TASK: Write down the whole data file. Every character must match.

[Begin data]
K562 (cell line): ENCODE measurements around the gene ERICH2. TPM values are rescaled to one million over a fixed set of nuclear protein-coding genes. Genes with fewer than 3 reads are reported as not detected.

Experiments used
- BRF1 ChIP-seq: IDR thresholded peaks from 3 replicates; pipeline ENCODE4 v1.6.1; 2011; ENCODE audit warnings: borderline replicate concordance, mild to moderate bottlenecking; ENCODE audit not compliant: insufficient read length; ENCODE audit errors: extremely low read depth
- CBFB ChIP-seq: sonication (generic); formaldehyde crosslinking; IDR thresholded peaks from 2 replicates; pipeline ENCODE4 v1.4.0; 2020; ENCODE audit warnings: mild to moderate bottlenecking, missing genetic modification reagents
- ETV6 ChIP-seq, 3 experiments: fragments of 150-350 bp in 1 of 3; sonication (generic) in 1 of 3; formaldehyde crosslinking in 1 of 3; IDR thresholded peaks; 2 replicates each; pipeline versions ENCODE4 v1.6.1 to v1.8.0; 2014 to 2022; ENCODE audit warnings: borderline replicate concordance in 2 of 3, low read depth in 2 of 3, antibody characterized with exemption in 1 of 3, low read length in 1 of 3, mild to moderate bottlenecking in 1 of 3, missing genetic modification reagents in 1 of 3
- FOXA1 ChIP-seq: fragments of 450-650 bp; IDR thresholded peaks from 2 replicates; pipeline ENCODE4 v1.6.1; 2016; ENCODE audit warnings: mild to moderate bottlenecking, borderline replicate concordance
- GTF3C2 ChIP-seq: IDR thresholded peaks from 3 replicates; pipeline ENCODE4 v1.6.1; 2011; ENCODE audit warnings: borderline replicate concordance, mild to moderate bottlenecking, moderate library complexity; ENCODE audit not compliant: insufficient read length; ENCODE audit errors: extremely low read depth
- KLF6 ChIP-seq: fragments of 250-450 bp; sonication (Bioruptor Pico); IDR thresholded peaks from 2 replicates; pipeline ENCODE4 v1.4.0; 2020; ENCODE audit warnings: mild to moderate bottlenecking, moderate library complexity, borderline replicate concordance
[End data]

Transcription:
K562 (cell line): ENCODE measurements around the gene ERICH2. TPM values are rescaled to one million over a fixed set of nuclear protein-coding genes. Genes with fewer than 3 reads are reported as not detected.

Experiments used
- BRF1 ChIP-seq: IDR thresholded peaks from 3 replicates; pipeline ENCODE4 v1.6.1; 2011; ENCODE audit warnings: borderline replicate concordance, mild to moderate bottlenecking; ENCODE audit not compliant: insufficient read length; ENCODE audit errors: extremely low read depth
- CBFB ChIP-seq: sonication (generic); formaldehyde crosslinking; IDR thresholded peaks from 2 replicates; pipeline ENCODE4 v1.4.0; 2020; ENCODE audit warnings: mild to moderate bottlenecking, missing genetic modification reagents
- ETV6 ChIP-seq, 3 experiments: fragments of 150-350 bp in 1 of 3; sonication (generic) in 1 of 3; formaldehyde crosslinking in 1 of 3; IDR thresholded peaks; 2 replicates each; pipeline versions ENCODE4 v1.6.1 to v1.8.0; 2014 to 2022; ENCODE audit warnings: borderline replicate concordance in 2 of 3, low read depth in 2 of 3, antibody characterized with exemption in 1 of 3, low read length in 1 of 3, mild to moderate bottlenecking in 1 of 3, missing genetic modification reagents in 1 of 3
- FOXA1 ChIP-seq: fragments of 450-650 bp; IDR thresholded peaks from 2 replicates; pipeline ENCODE4 v1.6.1; 2016; ENCODE audit warnings: mild to moderate bottlenecking, borderline replicate concordance
- GTF3C2 ChIP-seq: IDR thresholded peaks from 3 replicates; pipeline ENCODE4 v1.6.1; 2011; ENCODE audit warnings: borderline replicate concordance, mild to moderate bottlenecking, moderate library complexity; ENCODE audit not compliant: insufficient read length; ENCODE audit errors: extremely low read depth
- KLF6 ChIP-seq: fragments of 250-450 bp; sonication (Bioruptor Pico); IDR thresholded peaks from 2 replicates; pipeline ENCODE4 v1.4.0; 2020; ENCODE audit warnings: mild to moderate bottlenecking, moderate library complexity, borderline replicate concordance